Tuesday, June 21, 2005

Acting on impulse

In the CD player in my car, I've got a CD by a band called Antigone Rising.

It's actually quite good, and really growing on me, especially considering I bought it on a whim.

At Starbucks.

At the paper, we had a story slated on how Starbucks has begun selling exclusive CDs, and this Antigone Rising was the first one. Anyway, we ended up pulling the story (you know, when you say "all the news that fits in print," some stuff doesn't fit), but a couple of weeks later I was in Starbucks and I saw it on the rack.

So I bought it. I'm an impulse buyer. And this time, it appears to have paid off.

I like female vocalists and this is a nice sort of guitars-and-vocals group that can play fast-and-catchy and slow-and-soulful. The one song, "Michael," about a friend dying in a car crash, just evokes all kinds of sad, nostalgic memories.

And all of that reminded me of my best impulse buy ever: "Ice Station."

"Ice Station" is a novel by an Australian named Matt Reilly, and remains quite possibly the only book I've ever bought off those racks of paperbacks they have at the checkout counter at Barnes & Noble.

What can I say? I was stuck in line, and it had Antarctica on the cover. Now I love books about Antarctica and the Arctic, so I picked it up and read the back. And it had a Marine Recon team traveling to a base in Antarctica. I was sold. I mean, what did I have to lose? It was only a paperback.

And it wound up being my favorite book, possibly ever. And Reilly has become one of my favorite authors, and opened up my reading realm to the genre of what I think of as modern action science-fiction.

So, today, in honor of my impulse buying tendencies, I thought I'd list some of my favorite authors. I love to read, and I just got the newest books from two other favorites, the team of Preston & Child and James Rollins. All in all, a bunch of good reasons for a list-of-links day! (Note this list is most definitely not all-encompassing.)

Modern action science-fiction:
Matt Reilly, author of the marvelous "Contest," "Ice Station" and its two sequels, and the brilliant "Temple."
Douglas Preston & Lincoln Child, the authors of "The Relic" and more, and the most skillful interweavers of characters from book to book that I can think of.
James Rollins, who covers similar themes as Reilly, but with a very different style, in "Amazonia," "Ice Hunt" and more.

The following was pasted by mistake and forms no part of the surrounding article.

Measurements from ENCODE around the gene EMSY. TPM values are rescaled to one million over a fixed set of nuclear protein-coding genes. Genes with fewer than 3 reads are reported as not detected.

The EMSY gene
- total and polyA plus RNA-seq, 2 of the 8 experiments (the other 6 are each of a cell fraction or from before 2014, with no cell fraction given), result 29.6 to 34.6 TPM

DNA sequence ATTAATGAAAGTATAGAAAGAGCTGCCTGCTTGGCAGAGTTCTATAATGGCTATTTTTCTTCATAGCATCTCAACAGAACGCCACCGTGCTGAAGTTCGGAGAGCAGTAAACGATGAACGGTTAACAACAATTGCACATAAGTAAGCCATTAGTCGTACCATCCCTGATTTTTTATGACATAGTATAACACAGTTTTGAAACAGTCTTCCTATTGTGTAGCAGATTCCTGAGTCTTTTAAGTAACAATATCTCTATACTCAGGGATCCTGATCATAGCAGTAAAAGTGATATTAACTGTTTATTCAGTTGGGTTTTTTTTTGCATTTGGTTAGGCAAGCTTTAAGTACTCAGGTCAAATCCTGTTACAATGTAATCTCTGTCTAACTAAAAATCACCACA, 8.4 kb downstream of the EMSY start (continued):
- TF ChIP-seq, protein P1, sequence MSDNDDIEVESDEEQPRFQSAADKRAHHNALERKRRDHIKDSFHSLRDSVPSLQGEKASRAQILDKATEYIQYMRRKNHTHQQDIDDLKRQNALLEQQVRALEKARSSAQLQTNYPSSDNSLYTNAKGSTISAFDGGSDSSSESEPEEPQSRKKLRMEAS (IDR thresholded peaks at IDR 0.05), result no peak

My new interest, horror fiction:
F. Paul Wilson, creator of Repairman Jack and the Adversary Cycle.
Brian Keene, author of the stellar not-quite-zombies book "The Rising" and its sequel.
And something completely different:
Jinxworld, home of Brian Michael Bendis, the author of my favorite graphic novels, the "Powers" series.

Other links:
Antigone Rising
Barnes & Noble

And, for today's postscript, I'm going to honor the stars of my favorite reality show, "The Contender," which is being rebroadcast on CNBC. Here's hoping it finds a home for season 2! (Is it fair to call it my favorite reality show? It's the only one I watch, unless you count the home-deco stuff on TLC.)

The Final Four:
Sergio Mora, "The Latin Snake," the winner and still champion...
Peter Manfredo Jr., "The Pride of Providence," who came in unbeaten and the best fighter, and left twice-beaten and the second-best fighter.
Alfonso S. Gomez, the bronze-winning underdog with a strong chin and stronger heart.
Jesse Brinkley, another highly ranked fighter who suffered two losses en route to fourth.
The rest of the Elite Eight:
Anthony Bonsante, "The Bullet," my favorite fighter... an animal in the ring who doesn't have a Web site I could find.
Joey Gilbert, smart and sneaky, who proved his heart late in the game.
Ahmed Kaddour, "Baby Face," cocky, grating, undefeated coming in, and cocky, grating and twice-defeated going out.
Ishe Smith, "Sugar Shay," fierce and bitter; if the show had a villain, it was Shay or his rival, Ahmed.
And the rest:
Jimmy Lange, who got tricked by Anthony and then upset by Joey.
Juan De La Rosa, "El Gallo Negro," which must be Spanish for "doesn't want to get hurt" - the teen-ager won, but quit.
Tarick Salmaci, "The Arabian Prince," whose boxing comeback came up short.
Brent Cooper, "The Disciple," who got decked by Anthony after the betrayal.
Miguel Espino, who wept after losing the closest decision.
Najai Turpin, "Nitro," who tragically committed suicide before the show aired.
Jonathan Reid, the "Reid Dawg," a veteran with a checkered past and huge family.
Jeff Fraza, the "Hellraza," who never stepped into the ring, but got knocked out by, of all things, chicken pox.

1 Comment:

Stewie said...

Can't wait until you read Terminal.

It's good stuff.